The Easiest Way to Get a Flight Upgrade, According to Flight Attendants
And it doesn't involve cashing in your credit card points.
If you’re stuck in the back of the plane during your holiday travel, burning through your credit card points isn’t the only way to score a seat upgrade.
Flight attendants revealed to MONEY that the best way to nab upgrades, free drinks, and other in-flight perks is by bringing small gifts for the cabin crew.
Oak Lynn Woods, a vlogger and flight attendant for a major U.S. carrier, says flight attendants regularly deal with angry passengers ranging from rude to overtly racist. “People don’t realize how rude passengers are,” Woods says. “I experience that every day at work.” So kindness goes a long way, especially during the holidays, and travelers who are thoughtful enough to bring treats are often well taken care of by flight attendants, she says. This can mean anything from a free drink to a free flight upgrade.
Woods practices what she preaches: When she takes personal flights, she always carries bags of treats for the flight attendants on board.
For instance, if you’re sitting in the main cabin, handing out food or coffee to flight attendants could increase your chances on getting an upgrade to first or business class, if space allows. But even if your economy seat doesn’t budge, flight attendants might feel generous enough to give you another perk, like free champagne or other treats from first class.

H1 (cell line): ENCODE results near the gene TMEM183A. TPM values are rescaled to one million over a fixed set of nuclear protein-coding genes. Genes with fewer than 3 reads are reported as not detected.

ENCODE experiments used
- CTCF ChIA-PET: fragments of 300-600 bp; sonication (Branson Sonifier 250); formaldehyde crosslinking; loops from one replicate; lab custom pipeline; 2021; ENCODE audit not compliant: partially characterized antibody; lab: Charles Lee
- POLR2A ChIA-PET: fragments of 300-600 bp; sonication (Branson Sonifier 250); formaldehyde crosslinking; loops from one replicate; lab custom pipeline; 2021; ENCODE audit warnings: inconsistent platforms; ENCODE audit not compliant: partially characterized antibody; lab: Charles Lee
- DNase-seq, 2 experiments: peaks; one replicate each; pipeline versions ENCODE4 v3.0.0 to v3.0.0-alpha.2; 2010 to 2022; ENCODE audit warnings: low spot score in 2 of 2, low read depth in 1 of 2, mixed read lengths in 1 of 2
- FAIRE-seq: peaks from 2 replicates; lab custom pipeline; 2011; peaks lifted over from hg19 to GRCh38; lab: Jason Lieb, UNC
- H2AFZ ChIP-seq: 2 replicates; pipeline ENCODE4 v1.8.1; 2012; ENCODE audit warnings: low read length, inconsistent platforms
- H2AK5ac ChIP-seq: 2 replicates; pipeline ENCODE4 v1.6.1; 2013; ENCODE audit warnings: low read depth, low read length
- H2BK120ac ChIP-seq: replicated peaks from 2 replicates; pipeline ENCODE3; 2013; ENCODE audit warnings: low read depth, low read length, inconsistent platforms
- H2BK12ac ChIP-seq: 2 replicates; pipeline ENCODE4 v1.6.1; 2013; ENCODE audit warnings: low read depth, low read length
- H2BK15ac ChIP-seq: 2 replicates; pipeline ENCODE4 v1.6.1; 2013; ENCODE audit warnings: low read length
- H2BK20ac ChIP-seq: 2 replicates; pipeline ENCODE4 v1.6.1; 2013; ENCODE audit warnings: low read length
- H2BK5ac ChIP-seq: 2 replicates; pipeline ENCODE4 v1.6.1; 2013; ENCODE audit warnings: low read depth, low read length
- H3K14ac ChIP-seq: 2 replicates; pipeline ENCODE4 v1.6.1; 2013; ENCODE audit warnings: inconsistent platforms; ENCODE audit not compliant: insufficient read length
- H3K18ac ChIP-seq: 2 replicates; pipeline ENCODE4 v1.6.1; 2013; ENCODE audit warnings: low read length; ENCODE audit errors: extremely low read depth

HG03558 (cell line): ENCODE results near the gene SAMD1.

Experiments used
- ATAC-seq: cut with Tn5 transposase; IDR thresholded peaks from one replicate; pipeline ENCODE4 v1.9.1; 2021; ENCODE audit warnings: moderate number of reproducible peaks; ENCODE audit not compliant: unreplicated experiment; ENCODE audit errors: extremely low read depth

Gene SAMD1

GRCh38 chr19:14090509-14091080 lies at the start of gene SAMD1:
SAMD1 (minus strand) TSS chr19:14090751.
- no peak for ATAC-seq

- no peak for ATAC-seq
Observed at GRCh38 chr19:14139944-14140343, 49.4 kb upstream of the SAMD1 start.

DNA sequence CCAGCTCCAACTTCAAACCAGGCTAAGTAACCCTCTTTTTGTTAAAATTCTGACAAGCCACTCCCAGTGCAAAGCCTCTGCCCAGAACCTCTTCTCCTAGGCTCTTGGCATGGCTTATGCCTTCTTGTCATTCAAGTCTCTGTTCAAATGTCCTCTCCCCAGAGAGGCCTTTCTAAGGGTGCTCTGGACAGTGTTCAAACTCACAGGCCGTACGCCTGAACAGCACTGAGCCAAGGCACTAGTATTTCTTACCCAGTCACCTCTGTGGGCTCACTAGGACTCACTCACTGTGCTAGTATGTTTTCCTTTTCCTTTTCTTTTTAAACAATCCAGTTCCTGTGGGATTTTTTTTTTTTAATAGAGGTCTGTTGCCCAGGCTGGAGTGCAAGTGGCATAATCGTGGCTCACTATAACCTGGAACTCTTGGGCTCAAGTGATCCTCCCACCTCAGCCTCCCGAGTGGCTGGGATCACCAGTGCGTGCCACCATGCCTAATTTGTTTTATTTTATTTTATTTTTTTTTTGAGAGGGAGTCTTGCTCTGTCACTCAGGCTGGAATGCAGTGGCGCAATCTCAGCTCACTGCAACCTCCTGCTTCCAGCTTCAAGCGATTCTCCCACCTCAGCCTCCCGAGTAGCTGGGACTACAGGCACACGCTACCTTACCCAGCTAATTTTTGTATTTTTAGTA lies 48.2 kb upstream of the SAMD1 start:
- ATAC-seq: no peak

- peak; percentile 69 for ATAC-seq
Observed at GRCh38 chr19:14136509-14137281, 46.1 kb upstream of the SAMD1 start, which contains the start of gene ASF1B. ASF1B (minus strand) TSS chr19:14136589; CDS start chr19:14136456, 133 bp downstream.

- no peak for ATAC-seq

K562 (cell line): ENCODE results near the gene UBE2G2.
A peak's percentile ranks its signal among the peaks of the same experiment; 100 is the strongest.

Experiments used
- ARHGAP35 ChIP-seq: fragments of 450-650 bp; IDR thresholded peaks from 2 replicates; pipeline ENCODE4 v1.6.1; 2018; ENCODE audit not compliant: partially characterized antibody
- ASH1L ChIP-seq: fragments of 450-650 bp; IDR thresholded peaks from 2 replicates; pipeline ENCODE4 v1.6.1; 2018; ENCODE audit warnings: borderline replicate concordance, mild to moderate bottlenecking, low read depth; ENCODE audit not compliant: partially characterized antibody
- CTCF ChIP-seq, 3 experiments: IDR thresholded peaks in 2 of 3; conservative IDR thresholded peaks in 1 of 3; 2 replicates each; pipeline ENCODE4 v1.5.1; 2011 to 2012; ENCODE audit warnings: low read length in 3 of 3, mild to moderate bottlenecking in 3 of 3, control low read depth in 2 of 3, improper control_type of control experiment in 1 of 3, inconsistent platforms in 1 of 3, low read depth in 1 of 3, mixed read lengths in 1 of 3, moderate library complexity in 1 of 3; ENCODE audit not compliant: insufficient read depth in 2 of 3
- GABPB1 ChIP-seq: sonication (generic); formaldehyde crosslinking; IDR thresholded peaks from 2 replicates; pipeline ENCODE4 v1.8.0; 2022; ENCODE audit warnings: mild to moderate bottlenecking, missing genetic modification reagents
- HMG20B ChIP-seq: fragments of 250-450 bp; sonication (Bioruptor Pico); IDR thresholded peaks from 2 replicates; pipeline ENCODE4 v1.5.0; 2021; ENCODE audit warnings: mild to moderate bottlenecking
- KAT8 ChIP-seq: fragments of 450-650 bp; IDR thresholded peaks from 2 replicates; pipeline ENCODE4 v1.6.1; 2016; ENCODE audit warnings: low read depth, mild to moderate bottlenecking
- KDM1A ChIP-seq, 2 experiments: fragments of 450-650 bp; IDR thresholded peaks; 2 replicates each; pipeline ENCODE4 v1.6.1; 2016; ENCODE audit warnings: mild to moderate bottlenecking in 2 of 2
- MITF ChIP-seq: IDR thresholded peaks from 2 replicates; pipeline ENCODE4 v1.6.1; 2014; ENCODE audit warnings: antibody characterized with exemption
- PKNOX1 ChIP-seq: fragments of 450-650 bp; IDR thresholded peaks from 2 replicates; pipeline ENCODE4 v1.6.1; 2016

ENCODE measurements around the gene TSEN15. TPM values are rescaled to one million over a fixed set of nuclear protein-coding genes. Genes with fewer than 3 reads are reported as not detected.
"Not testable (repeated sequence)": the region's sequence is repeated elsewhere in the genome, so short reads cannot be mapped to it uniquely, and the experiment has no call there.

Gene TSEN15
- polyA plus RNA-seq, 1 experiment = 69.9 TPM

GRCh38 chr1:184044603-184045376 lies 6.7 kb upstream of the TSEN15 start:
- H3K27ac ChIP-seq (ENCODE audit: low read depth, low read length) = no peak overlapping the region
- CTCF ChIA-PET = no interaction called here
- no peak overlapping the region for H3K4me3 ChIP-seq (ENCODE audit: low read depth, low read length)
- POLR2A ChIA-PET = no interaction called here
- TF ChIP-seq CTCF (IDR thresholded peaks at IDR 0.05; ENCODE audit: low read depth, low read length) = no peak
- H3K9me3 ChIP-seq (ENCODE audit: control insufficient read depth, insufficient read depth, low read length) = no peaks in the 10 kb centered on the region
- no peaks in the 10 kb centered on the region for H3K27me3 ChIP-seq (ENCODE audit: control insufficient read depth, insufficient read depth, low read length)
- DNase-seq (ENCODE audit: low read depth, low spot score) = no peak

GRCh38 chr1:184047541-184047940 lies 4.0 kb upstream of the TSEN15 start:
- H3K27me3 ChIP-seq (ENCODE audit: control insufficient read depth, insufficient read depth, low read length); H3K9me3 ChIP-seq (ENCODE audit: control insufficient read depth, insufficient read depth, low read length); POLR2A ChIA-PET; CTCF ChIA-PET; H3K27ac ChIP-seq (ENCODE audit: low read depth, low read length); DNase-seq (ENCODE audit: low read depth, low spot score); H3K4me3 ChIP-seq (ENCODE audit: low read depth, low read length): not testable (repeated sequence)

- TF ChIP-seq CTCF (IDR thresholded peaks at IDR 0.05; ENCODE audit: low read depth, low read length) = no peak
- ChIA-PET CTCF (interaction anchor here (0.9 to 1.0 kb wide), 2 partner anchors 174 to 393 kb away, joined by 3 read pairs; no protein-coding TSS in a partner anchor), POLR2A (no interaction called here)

And don’t forget the gate agents. When flights are cancelled or delayed, gate agents bear the brunt of anger and bad attitudes from passengers. Bring the gate agents chocolate or snacks to lighten their mood, and your chances to snag a first-class seat go up, says Treasure Elise, a flight attendant who chronicles her work life on YouTube and Instagram.
“The gate agents are the ones that handle the seating arrangements,” Elise says. “I like to bring them little gifts or goodies, because they will look and go, ‘Okay, we have some seats open in first class, I’ll seat them.’”
Of course, both flight attendants caution that being nice doesn’t guarantee flight attendants will (or even have the power to) give you treats. They suggest you wait for flight attendants to pay you back on their own terms, without explicitly asking for special treatment.
There is one thing to keep in mind. Don’t bother baking a dozen brownies before your trip. Flight attendants are warned not to eat unwrapped or homemade food. Instead, bring something store-bought and in its original packaging.
To figure out how many flight attendants will be onboard—and how many gifts to bring—Woods looks up the type of aircraft she’ll by flying in. (That information can be found on SeatGuru.) Then she figures out the minimum flight attendant requirement. Federal Aviation Administration law dictates that airplanes that carry 100 or fewer people will have either one or two flight attendants, but larger flights must have two, plus additional attendants per 50 seats. It’s probably a better idea to bring too many treats, rather than accidentally leave someone out.
And if you’re considering chipping in an extra bag of goodies for the pilot, Woods says don’t bother: “They get paid a lot anyway.”